Whether it’s words or lines, both take energy.  I don’t think we realize how much energy it takes to be creative, but the brain uses energy up, too.  It’s not a free process.  It doesn’t burn the kind of calories that exercise will, but it uses up its stores of glucose and other chemicals needed for thought.  While that’s not a big deal for a lot of people, activities that require sustained use of the brain (hours spent writing, drawing, studying, etc.) can leave people feeling completely and utterly exhausted. 

As writers well know!  I think we just don’t feel that we’re “legitimately” tired, or that it’s justified.  We’ve been told for a long, long time that creative pursuits like writing or art don’t count because they’re not physical.  But they can be just as exhausting as physical work, just not in the same way.  So, when your brain’s worn out, it’s worn out.  And that’s when I have trouble doing anything.

 Time must be a problem. You belong to the MuseItUp Art Dept and make book covers for the authors as well as your freelance work. Deadlines – do they stress you or spur you on?

 Oh, time is my biggest enemy, but I’m kicking its ass.  *nods*  I’m also a business student, so spare time is not a concept I really understand. 

Between school and art as work (I differentiate between for work and for fun) I actually don’t get nearly as much time to write as I would like.  But what really gets cut out is time with my fiancĂ© and my mom, and I hate that.  So, when my brain decides to take a vacation (it happens, occasionally I’ll spend two weeks barely able to make a 'to do' list, let alone complete one) I do enjoy the fact that I get to spend more time with actual, non-fictional people.  Of course, I also feel slightly… wrong when I’m not doing something.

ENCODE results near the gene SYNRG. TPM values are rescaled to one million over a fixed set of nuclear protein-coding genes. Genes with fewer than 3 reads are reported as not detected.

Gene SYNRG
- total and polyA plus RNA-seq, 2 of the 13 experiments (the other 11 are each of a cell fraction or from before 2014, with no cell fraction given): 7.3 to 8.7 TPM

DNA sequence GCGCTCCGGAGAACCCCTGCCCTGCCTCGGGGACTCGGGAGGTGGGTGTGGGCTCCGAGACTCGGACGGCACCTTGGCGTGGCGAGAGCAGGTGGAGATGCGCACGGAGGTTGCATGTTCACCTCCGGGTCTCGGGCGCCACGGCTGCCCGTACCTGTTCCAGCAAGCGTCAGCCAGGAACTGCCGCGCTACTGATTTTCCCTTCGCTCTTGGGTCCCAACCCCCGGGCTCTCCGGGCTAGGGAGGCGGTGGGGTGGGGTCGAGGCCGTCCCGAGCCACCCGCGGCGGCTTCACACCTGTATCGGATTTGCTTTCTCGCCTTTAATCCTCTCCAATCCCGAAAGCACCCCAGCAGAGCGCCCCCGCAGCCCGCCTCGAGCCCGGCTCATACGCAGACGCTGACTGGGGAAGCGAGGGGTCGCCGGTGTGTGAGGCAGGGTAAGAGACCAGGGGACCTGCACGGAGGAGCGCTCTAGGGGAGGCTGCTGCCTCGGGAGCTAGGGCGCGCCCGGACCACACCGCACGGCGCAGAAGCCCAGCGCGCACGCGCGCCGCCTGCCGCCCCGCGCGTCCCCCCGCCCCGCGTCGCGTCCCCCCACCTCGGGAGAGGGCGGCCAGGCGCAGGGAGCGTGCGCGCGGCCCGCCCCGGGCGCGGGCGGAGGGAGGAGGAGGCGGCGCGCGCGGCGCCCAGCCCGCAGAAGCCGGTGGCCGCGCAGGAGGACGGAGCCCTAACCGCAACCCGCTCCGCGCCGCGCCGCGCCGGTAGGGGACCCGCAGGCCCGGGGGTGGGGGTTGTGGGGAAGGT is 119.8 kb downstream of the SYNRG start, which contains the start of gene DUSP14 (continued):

Unless I’m really, really tired, I can’t even watch TV without working a puzzle or writing or drawing or something.  That’s a really, really bad habit (so my loved ones tell me) and I’m working on being able to relax when that’s what it’s time to do. 

Deadlines are stressful, because I usually have half a dozen things to finish at any one time, but I’m really not sure how much I’d get done without them, so… I have to go with both!  I take some pride in the fact that I never miss a deadline, but I do occasionally have to reschedule them, so maybe that’s not the complete truth.  *G*

 Do you ever resent stealing time from your writing to work on your other love, art or vice versa?

Oh, yes.  Both.  Constantly.  My moods change, and I’ll want to be working on something in Photoshop, or I’ll want to be drawing, or I’ll want to be writing, but I have deadlines for other things, and so that has to take precedence. 

The good thing is that, usually, once I start whatever it is I’m supposed to be working on, I’ll find myself enjoying it.  I love both writing and art for themselves, so putting words together for school (which is the thing I usually least want to do) has its own joys.  Right now I’m doing a video for class and every time I think about it, I’m thinking, “Ugh, and I have to do that,” but then I get started and I get sucked in.